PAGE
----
Joe WhiteJoe White (Image: Bites)

Another contractor offered some insight: “I’ve been at the centre of much of the ‘industry refresher training debate’ and FMO refreshers have never had anything more than a passing mention – impractical, unnecessary and unwanted. Like the ridiculous single tree windblow qualification, it’s the training industry tail trying to wag the forest industry dog.”

The thread was effectively closed down (or ‘signed off’) with one last comment: “You can sod off with that crap.”

You might expect that to be the end of it – at least for the time being – but a few days later, the subject of assessments was raised again. And this time there was a story.

“Once upon a time, in a dark, dreich forest, there was an assessor who turned up to a group of five operators who had begrudgingly organised that they all get assessed on their competency for their FMO ticket on the same day, helping to save some of the already dwindling cash flow from the job instead of sitting this assessment individually. 

“Operator 1 (who jumps in ‘his’ machine) slashes a few trees down safely and competently because it’s ‘his’ machine and he passes with flying colours.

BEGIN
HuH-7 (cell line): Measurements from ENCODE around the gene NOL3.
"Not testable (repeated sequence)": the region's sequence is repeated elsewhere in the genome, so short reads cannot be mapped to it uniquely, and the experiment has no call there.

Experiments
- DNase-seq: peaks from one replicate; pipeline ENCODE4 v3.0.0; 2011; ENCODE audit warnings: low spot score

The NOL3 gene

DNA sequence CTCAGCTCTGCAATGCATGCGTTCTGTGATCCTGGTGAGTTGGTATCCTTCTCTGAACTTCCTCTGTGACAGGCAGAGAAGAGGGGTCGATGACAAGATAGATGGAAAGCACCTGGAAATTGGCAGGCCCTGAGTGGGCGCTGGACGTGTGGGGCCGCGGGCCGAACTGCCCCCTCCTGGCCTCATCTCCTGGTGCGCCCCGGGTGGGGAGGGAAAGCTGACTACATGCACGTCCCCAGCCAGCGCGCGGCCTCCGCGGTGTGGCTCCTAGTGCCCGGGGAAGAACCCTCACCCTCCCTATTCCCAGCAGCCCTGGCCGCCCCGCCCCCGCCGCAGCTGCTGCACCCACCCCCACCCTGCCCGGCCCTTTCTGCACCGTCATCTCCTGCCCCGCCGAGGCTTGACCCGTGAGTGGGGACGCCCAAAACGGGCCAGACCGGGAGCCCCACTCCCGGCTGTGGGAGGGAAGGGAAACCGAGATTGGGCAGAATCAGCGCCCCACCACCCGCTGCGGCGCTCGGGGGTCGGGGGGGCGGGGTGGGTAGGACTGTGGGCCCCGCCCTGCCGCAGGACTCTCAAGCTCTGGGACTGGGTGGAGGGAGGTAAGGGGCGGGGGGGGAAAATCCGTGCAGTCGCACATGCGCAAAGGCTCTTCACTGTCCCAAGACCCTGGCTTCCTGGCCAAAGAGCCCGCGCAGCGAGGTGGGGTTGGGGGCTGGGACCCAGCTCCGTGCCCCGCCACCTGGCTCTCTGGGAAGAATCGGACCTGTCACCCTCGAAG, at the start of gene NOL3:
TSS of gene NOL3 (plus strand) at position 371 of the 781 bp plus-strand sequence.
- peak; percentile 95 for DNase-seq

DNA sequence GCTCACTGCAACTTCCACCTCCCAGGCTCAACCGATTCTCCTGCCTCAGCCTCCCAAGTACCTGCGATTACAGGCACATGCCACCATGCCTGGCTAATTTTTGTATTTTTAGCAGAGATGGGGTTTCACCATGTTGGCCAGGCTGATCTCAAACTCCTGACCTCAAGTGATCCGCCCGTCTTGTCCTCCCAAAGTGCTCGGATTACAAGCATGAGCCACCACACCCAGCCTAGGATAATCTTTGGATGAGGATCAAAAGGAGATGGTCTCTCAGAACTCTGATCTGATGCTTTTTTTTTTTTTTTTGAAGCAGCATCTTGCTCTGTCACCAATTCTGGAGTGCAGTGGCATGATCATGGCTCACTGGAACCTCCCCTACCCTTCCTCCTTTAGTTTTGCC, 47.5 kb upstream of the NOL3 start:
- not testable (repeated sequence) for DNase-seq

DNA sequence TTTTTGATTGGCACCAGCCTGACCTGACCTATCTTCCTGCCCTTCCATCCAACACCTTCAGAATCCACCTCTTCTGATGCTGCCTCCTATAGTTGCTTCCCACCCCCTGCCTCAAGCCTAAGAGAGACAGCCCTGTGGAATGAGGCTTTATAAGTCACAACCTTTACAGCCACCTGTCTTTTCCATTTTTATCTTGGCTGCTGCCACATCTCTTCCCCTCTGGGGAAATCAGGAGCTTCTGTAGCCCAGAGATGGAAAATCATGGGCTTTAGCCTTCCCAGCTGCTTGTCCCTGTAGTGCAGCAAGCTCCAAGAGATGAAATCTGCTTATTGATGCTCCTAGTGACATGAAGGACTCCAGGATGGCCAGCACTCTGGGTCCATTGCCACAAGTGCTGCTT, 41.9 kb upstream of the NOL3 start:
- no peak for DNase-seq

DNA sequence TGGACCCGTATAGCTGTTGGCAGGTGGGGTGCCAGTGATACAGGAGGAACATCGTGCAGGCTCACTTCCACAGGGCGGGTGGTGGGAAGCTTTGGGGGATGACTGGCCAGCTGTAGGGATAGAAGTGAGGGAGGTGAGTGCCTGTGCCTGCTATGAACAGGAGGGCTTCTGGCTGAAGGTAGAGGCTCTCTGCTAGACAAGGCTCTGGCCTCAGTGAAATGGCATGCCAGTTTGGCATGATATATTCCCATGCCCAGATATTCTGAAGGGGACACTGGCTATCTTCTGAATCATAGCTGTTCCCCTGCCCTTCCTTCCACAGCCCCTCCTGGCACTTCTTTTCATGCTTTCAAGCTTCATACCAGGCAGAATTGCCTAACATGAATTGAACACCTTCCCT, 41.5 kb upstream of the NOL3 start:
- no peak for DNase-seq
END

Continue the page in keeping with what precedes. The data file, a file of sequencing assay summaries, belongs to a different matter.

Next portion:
Rob Thegoathearder MorganRob Thegoathearder Morgan (Image: Bites)

“Operator 2 (who works the forwarder alongside operator 1) jumps in and scrapes by, felling a few trees, not as competently as operator 1, but it’s a worthy (and safe) attempt, considering he only operates it now and again when operator 1 is on holiday/ill etc, to help boost production a little because with the rates being so shit, every little helps and all that.

“Operators 3, 4 and 5, who are only there because the boss can’t afford the assessors’ costs on an individual basis, jump into the machine – on a staggered basis, obviously – trying not to look like a right bunch of numpties and one by one make a bit of a meal of it. 

“Not beginners by any means, but they’re not too sure about the controls and, with the added pressure of having a heap of eyes on them, one scrapes a pass and two fail. 

Nigel FawkesNigel Fawkes (Image: Bites)

“Now if the last two guys had been on their own machines they would have also passed with flying colours. Even if they’d been on today’s machine, but away out the back of the woods somewhere, without any eyes on them, they’d make that machine sing in no time. 

“But, as the events of today have unfolded, operators four and five are so sick of the bullshit they both decide that their time in the woods is over and a new career in construction looms.

Andy JonesAndy Jones (Image: Bites)

“Where does that leave the small contractor who runs a small fleet of six machines? Once again – up shit creek with a recycled polypropylene paddle because there’s no-one left to cut the trees which make the wooden ones.”

So would refresher training and assessment be another impractical and unworkable expense serving only to drive more operators out of the industry? Is this one can of worms that should stay closed?

Share your thoughts on the Forest Machine Operators Blog group on Facebook.